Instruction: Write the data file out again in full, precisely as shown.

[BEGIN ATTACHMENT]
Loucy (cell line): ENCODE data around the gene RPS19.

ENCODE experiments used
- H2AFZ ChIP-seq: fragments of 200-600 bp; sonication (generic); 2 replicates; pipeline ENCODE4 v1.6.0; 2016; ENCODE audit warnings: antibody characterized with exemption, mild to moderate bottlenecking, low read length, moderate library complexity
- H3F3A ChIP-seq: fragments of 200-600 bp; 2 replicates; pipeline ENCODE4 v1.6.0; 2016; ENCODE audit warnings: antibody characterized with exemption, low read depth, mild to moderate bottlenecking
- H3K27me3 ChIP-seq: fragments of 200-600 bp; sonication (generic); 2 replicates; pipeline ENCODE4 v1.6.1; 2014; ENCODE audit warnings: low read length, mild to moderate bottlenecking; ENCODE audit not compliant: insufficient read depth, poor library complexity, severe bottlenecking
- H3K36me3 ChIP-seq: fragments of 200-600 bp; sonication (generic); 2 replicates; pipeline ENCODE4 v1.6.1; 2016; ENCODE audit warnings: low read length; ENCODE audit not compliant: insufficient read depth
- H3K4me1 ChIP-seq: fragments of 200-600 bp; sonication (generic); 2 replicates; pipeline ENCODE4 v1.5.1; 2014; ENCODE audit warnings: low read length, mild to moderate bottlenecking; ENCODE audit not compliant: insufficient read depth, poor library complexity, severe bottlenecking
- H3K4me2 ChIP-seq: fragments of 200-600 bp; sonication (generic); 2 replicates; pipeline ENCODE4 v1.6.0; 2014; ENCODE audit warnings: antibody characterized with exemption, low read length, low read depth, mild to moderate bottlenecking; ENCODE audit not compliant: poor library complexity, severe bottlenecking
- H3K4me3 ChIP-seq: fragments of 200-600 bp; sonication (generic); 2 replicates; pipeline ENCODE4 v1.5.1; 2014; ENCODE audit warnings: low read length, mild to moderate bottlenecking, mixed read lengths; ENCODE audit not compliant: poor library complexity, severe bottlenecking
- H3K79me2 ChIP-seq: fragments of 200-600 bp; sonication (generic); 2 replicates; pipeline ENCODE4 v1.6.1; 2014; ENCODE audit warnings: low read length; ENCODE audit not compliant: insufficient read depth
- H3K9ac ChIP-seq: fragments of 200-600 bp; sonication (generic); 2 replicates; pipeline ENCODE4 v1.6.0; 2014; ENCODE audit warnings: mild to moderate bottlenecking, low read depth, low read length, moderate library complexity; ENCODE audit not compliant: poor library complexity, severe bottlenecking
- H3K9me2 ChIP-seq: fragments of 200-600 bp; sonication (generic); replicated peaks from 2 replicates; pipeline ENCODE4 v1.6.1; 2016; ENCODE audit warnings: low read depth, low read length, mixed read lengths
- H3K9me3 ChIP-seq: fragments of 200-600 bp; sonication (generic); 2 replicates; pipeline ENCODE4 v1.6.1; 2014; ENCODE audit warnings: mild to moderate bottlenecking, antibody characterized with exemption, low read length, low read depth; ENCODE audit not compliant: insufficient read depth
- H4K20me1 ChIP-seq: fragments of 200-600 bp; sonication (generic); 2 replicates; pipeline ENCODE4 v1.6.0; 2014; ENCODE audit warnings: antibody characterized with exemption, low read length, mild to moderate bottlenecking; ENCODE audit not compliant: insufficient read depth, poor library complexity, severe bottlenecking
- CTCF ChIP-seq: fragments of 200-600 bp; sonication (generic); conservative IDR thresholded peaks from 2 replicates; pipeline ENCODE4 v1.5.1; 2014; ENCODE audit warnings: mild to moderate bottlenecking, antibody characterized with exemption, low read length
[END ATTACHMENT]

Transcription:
Loucy (cell line): ENCODE data around the gene RPS19.

ENCODE experiments used
- H2AFZ ChIP-seq: fragments of 200-600 bp; sonication (generic); 2 replicates; pipeline ENCODE4 v1.6.0; 2016; ENCODE audit warnings: antibody characterized with exemption, mild to moderate bottlenecking, low read length, moderate library complexity
- H3F3A ChIP-seq: fragments of 200-600 bp; 2 replicates; pipeline ENCODE4 v1.6.0; 2016; ENCODE audit warnings: antibody characterized with exemption, low read depth, mild to moderate bottlenecking
- H3K27me3 ChIP-seq: fragments of 200-600 bp; sonication (generic); 2 replicates; pipeline ENCODE4 v1.6.1; 2014; ENCODE audit warnings: low read length, mild to moderate bottlenecking; ENCODE audit not compliant: insufficient read depth, poor library complexity, severe bottlenecking
- H3K36me3 ChIP-seq: fragments of 200-600 bp; sonication (generic); 2 replicates; pipeline ENCODE4 v1.6.1; 2016; ENCODE audit warnings: low read length; ENCODE audit not compliant: insufficient read depth
- H3K4me1 ChIP-seq: fragments of 200-600 bp; sonication (generic); 2 replicates; pipeline ENCODE4 v1.5.1; 2014; ENCODE audit warnings: low read length, mild to moderate bottlenecking; ENCODE audit not compliant: insufficient read depth, poor library complexity, severe bottlenecking
- H3K4me2 ChIP-seq: fragments of 200-600 bp; sonication (generic); 2 replicates; pipeline ENCODE4 v1.6.0; 2014; ENCODE audit warnings: antibody characterized with exemption, low read length, low read depth, mild to moderate bottlenecking; ENCODE audit not compliant: poor library complexity, severe bottlenecking
- H3K4me3 ChIP-seq: fragments of 200-600 bp; sonication (generic); 2 replicates; pipeline ENCODE4 v1.5.1; 2014; ENCODE audit warnings: low read length, mild to moderate bottlenecking, mixed read lengths; ENCODE audit not compliant: poor library complexity, severe bottlenecking
- H3K79me2 ChIP-seq: fragments of 200-600 bp; sonication (generic); 2 replicates; pipeline ENCODE4 v1.6.1; 2014; ENCODE audit warnings: low read length; ENCODE audit not compliant: insufficient read depth
- H3K9ac ChIP-seq: fragments of 200-600 bp; sonication (generic); 2 replicates; pipeline ENCODE4 v1.6.0; 2014; ENCODE audit warnings: mild to moderate bottlenecking, low read depth, low read length, moderate library complexity; ENCODE audit not compliant: poor library complexity, severe bottlenecking
- H3K9me2 ChIP-seq: fragments of 200-600 bp; sonication (generic); replicated peaks from 2 replicates; pipeline ENCODE4 v1.6.1; 2016; ENCODE audit warnings: low read depth, low read length, mixed read lengths
- H3K9me3 ChIP-seq: fragments of 200-600 bp; sonication (generic); 2 replicates; pipeline ENCODE4 v1.6.1; 2014; ENCODE audit warnings: mild to moderate bottlenecking, antibody characterized with exemption, low read length, low read depth; ENCODE audit not compliant: insufficient read depth
- H4K20me1 ChIP-seq: fragments of 200-600 bp; sonication (generic); 2 replicates; pipeline ENCODE4 v1.6.0; 2014; ENCODE audit warnings: antibody characterized with exemption, low read length, mild to moderate bottlenecking; ENCODE audit not compliant: insufficient read depth, poor library complexity, severe bottlenecking
- CTCF ChIP-seq: fragments of 200-600 bp; sonication (generic); conservative IDR thresholded peaks from 2 replicates; pipeline ENCODE4 v1.5.1; 2014; ENCODE audit warnings: mild to moderate bottlenecking, antibody characterized with exemption, low read length